It has been a year of surprises in the secondaries market, to say the least. Deal volume in the first half plummeted to around $18 billion, the lowest level in four years, according to Greenhill. Meanwhile, fundraising for secondaries hit an all-time high January through September – and the year isn’t even out.
As we come to the end of such an usual year, we thought we’d ask a few market participants what excites them most about 2021 and what will be the biggest surprises. Some said the size of single-asset deals next year will be the biggest eye-openers; others were most excited about seeing their colleagues in person again.
We’re looking forward to discussing these in upcoming content for Secondaries Investor; in the meantime, here are some key themes that struck us through our conversations.
M&A will shake up the market
In 2020, several firms either sold stakes in themselves or were reported to be in play. Newbury Partners sold a minority stake in itself to Ridgelake Partners in October, while Landmark Partners was reported to be put on the block by majority owner BrightSphere.
This trend is expected to continue in 2021 and could include majority acquisitions. According to Jeff Hammer, global co-head of secondaries at Manulife Investment Management, more global asset managers will realise the benefits of adding secondaries to their suite of offerings, and a major multi-asset manager could acquire a significant secondaries franchise next year.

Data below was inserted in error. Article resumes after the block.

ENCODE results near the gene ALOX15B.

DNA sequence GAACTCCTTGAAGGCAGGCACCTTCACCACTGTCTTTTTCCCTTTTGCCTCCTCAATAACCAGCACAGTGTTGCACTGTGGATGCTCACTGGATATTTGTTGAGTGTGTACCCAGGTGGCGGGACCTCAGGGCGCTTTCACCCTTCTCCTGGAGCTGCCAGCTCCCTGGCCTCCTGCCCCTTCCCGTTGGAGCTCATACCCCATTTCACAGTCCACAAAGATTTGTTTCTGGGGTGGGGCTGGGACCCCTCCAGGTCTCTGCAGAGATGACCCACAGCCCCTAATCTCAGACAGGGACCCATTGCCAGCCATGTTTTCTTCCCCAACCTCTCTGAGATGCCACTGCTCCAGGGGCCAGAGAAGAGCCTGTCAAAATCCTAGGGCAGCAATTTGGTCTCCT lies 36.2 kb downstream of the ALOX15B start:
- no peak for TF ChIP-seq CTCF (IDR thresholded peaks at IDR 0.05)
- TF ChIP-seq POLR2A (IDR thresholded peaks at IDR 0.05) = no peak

The tables will turn on GP-leds versus LP portfolio sales
Market participants have been predicting that GP-leds would come to account for half of all secondaries volume before 2025. It could happen sooner. GP-led volume, which plummeted to $6 billion in the first half of the year amid the pandemic-induced deal pause, has sprung back to life in the last six months of this year and sources in this part of the market tell us they’ve never been busier.
Several market sources tell us they reckon 2021 will be the year that GP-leds take up half of transaction volume. One of those people is Verdun Perry, global head of Strategic Partners, who also predicts total secondaries volume will surpass $100 billion for the first time.
The change in dynamics will be driven by secondaries processes becoming the norm for managers next year. “This strong momentum is expected to carry into 2021 and will most likely result in every GP considering a GP-led transaction as an alternative to a straight sale or IPO,” says Lea Lazaric Calvert, senior managing director at Evercore.
Keep your eyes on Asia
As a percentage of global deal volume, Asia-Pacific may not have met everyone’s expectations in recent years, but it is throwing up some eye-catching and innovative deal types. In 2020 several yuan-to-dollar restructurings closed, giving the GPs involved access to US dollar capital while allowing them to hold on to early stage and growth assets for longer.
An ongoing need to address “high value low DPI situations” in markets such as India and China, and deals in sectors such as healthcare and education should continue to provide dealflow for buyers, according to Nick Miles, head of Europe and Asia-Pacific in Lazard‘s private capital advisory group.
Do you have any surprising predictions? Let us know: email@example.com
– This report was updated to show first half deal volume was $18 billion, not $16 billion.